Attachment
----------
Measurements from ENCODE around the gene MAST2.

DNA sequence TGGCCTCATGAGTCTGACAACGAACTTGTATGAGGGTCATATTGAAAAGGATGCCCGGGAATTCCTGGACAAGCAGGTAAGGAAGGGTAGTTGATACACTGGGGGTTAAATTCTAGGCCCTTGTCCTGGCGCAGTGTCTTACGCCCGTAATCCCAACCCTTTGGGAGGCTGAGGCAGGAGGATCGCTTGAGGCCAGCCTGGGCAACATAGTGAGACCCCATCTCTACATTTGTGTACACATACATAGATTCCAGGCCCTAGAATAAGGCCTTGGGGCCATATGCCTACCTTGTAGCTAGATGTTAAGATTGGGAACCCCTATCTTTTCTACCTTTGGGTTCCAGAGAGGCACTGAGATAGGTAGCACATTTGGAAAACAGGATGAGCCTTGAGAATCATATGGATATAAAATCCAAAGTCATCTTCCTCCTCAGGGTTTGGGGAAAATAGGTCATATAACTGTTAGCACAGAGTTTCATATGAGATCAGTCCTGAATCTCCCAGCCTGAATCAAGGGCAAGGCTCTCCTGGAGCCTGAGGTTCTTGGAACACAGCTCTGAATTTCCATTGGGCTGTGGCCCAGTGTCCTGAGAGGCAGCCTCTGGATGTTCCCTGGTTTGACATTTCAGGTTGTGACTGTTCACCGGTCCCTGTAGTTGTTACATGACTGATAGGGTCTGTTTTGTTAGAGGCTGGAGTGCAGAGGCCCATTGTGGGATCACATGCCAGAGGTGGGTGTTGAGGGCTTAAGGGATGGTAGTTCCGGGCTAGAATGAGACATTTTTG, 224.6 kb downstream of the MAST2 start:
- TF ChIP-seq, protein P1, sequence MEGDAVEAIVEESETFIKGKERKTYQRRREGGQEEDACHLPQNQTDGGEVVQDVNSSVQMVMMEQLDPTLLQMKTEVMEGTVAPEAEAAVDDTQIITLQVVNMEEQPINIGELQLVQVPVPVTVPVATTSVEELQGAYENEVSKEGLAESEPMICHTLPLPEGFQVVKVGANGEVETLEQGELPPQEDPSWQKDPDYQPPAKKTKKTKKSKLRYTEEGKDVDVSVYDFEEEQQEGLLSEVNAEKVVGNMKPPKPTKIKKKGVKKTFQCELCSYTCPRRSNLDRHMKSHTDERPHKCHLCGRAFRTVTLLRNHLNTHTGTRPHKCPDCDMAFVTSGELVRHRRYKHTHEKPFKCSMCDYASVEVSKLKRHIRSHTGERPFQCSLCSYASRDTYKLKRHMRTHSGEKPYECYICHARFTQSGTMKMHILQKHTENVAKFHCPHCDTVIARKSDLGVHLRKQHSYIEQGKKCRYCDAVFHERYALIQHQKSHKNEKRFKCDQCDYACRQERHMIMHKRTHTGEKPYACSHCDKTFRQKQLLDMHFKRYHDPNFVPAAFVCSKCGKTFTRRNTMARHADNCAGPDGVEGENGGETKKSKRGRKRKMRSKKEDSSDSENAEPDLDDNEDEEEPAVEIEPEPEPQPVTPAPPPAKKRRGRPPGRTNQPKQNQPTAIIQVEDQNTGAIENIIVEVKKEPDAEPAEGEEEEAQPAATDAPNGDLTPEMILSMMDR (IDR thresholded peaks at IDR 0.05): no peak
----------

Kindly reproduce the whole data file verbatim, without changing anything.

Measurements from ENCODE around the gene MAST2.

DNA sequence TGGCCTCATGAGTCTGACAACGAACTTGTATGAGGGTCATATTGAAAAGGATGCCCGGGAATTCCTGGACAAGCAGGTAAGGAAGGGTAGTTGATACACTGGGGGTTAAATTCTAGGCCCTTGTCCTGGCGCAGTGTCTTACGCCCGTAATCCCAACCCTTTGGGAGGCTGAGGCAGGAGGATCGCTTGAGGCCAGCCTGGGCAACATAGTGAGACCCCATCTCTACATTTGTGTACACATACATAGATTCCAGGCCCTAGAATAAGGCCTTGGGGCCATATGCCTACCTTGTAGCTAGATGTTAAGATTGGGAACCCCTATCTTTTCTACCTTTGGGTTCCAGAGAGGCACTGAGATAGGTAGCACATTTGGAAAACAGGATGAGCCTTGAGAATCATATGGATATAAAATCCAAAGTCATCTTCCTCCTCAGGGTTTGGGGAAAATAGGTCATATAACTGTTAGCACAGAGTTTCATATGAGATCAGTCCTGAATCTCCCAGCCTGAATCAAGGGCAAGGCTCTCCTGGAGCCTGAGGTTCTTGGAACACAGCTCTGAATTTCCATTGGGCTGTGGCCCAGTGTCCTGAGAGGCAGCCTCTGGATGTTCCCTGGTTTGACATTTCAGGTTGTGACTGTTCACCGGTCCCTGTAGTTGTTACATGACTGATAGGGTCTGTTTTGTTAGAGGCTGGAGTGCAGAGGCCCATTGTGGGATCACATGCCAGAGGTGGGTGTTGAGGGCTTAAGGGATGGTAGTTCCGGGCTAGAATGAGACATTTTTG, 224.6 kb downstream of the MAST2 start:
- TF ChIP-seq, protein P1, sequence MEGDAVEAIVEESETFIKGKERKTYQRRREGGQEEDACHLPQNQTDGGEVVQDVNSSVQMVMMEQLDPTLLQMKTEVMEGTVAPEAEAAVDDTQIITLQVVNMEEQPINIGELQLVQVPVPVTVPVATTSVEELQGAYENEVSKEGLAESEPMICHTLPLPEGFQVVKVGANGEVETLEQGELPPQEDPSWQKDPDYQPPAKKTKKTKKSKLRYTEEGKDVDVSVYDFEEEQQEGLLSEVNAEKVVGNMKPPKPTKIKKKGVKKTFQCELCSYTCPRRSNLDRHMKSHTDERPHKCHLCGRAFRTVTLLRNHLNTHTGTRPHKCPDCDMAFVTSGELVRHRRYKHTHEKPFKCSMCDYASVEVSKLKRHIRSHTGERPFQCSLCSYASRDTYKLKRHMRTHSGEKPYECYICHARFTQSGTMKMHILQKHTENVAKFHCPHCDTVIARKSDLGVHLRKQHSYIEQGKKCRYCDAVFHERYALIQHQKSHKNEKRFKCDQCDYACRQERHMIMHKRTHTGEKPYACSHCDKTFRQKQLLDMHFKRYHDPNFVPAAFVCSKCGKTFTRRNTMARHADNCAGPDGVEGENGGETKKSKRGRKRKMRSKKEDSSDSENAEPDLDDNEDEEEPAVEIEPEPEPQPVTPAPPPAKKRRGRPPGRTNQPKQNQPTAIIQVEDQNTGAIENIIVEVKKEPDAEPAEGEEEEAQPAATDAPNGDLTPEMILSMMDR (IDR thresholded peaks at IDR 0.05): no peak